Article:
April 17, 2014
New Yorkers: United they stand
By Adrián Royo Caldiz
“This is the new sound of freedom,” a man said to his girlfriend as they stood in line, listening to the many beeps coming out from the several metal detectors being used on civilians by the New York police in order to look for any concealed weapons.
Thousands of people waited patiently at one of the many checkpoints in downtown Manhattan and hoped to be cleared soon so they could get as close as they could to the area where the World Trade Centre used to stand and listen to the anniversary ceremony taking place there. Purses, backpacks, suitcases, everything had to be thoroughly checked. Even cameras and cell phones had to be kept in plain sight.
Once they were cleared, visitors slowly marched towards one of the giant screens set up right next to the Freedom Tower construction site, hoping to catch a glimpse of a ritual that is repeated on every September 11th., in which families of the victims read out loud the names of each and every one of the nearly three thousand people who died that morning.
This year however, the number of visitors to the site was higher than usual, since not only it marked the tenth anniversary but it was also the first one to take place in a post-Osama Bin Laden era. The ceremony was also the first to see former president George W. Bush standing next to president Barack Obama, as they declared the new 9/11 Memorial and Museum officially opened.
Security was very tight in downtown Manhattan, and the recent rumours of a “serious threat” against the US had the local authorities on edge. Since Saturday, the police continued to check vehicles, bridges and tunnels. Roadblocks were set up all around the Times Square and Ground Zero areas, since they were considered to be potential targets.
But despite the inconveniences, business owners in these areas were happy to cooperate with the police, even if it meant a decrease in sales.
“It’s just for today,” says Mike, the owner of an old fashioned barbershop on Church Street, right across from where the police checkpoints are located. “I noticed a lot more security this weekend, and I think it is better for all of us,” he said.
Close to another police checkpoint, a reading room from the Christian Science group had decided to remain open on Sunday “in order to provide people with a sense of goodness.”
“Several people in need of solace have already approached us,” said Kay, one of the shop’s assistants, who had witnessed the endless procession since it began early in the morning. “When the crowd was really big, there was a sense of quietness. There really is a lot of respect going on,” she assured.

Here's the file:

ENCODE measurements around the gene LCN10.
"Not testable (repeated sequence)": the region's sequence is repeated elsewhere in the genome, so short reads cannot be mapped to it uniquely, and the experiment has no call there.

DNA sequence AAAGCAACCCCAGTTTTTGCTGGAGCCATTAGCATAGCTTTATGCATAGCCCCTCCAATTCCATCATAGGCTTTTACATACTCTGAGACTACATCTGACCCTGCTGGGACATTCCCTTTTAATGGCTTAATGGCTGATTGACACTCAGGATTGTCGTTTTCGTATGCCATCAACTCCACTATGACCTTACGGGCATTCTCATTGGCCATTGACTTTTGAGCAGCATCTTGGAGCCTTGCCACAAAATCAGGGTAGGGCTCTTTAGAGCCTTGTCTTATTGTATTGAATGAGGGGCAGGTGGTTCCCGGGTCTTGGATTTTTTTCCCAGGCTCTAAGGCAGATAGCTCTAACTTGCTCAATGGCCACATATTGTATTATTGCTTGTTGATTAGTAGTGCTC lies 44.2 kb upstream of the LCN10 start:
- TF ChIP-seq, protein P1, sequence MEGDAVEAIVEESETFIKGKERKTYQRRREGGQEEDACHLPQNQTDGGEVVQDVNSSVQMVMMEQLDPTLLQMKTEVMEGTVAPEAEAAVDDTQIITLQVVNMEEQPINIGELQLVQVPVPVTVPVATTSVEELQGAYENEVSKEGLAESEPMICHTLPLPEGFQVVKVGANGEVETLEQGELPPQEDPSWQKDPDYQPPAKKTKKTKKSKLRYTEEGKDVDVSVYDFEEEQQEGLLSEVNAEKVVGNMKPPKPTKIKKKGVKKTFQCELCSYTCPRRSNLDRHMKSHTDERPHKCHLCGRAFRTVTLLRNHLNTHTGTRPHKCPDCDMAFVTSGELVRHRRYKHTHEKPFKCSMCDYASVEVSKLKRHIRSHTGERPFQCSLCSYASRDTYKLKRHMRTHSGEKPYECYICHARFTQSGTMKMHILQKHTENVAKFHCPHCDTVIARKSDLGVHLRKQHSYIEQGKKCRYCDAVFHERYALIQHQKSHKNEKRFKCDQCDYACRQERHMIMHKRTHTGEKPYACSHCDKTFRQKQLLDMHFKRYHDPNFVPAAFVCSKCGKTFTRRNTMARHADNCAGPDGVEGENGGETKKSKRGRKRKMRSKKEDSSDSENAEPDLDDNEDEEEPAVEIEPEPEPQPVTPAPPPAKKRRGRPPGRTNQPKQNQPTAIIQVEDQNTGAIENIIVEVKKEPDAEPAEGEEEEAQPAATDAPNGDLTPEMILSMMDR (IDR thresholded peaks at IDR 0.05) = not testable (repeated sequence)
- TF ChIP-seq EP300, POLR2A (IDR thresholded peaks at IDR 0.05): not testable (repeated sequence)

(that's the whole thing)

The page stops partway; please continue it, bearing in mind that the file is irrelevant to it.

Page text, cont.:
Police and firemen from other states had also decided to attend in order to pay their respect for their fallen colleagues, their pristine-looking uniforms standing out from the crowd.
“We will never forget what they did. They inspired us to do good,” a fireman who had traveled all the way from San Francisco said.
Interestingly enough, and despite the ceremony’s solemn tone, many protestors from the so-called “truther” movement could be spotted among the crowd. “I’m here to ask nicely and politely if we could please have some answers as to why the buildings really went down,” said one of the protestors who asked to remain anonymous.
The “truther” movement has raised controversy in the last couple of years since their theory that 9/11 was a government-sponsored attack managed to gain relatively large media exposure.
“I don’t think 9/11 was investigated properly. The government changed stories several times and that makes you a suspect,” he accused.
Their presence there, however, did not disrupt in any way the several moments of silence during the ceremony, first at 8:46 am, when the American Airlines Flight 11 hit the north tower, and then at 9:03 am when the United Airlines Flight 175 struck the south tower. Two other moments of silence came at 9:37 am and 10:03 am, to mark the crashes of the American Airlines Flight 77 against the Pentagon and the United Airlines Flight 93 in Shanksville, Pennsylvania respectively.
Present during the entire ceremony in the Lower Manhattan area were US President Barack Obama, governors Andrew Cuomo (New York) and Chris Christie (New Jersey), and Mayor Michael Bloomberg, along with their respective predecessors on the day of the attacks, George W. Bush, George Pataki, Donald Di Francesco and Rudolph Giuliani.
Obama chose to read a psalm from the Bible, while Bush picked a letter from Abraham Lincoln addressed to a mother who had lost her five sons in a war.
Once the ceremony was over, everyone went back to their normal lives. The locals went back to work or shop or play sports like any other day, while refusing to become paralyzed by fear.
Even though 9/11 was an event that managed to leave a deep mark in the American psyche while redefining many concepts such as “torture,” “Guantanamo,” and “freedom”, and creating new ones such as “War on Terror,” “Homeland Security” and “color-coded threat,” New Yorkers are proud of their resilience.
Just like Pennsylvania governor Tom Corbett said during the 9/11 ceremony, Americans “refuse to be victims.”
“We refuse to settle for the term ‘survivor’. Captivity will not suit us,” he concluded.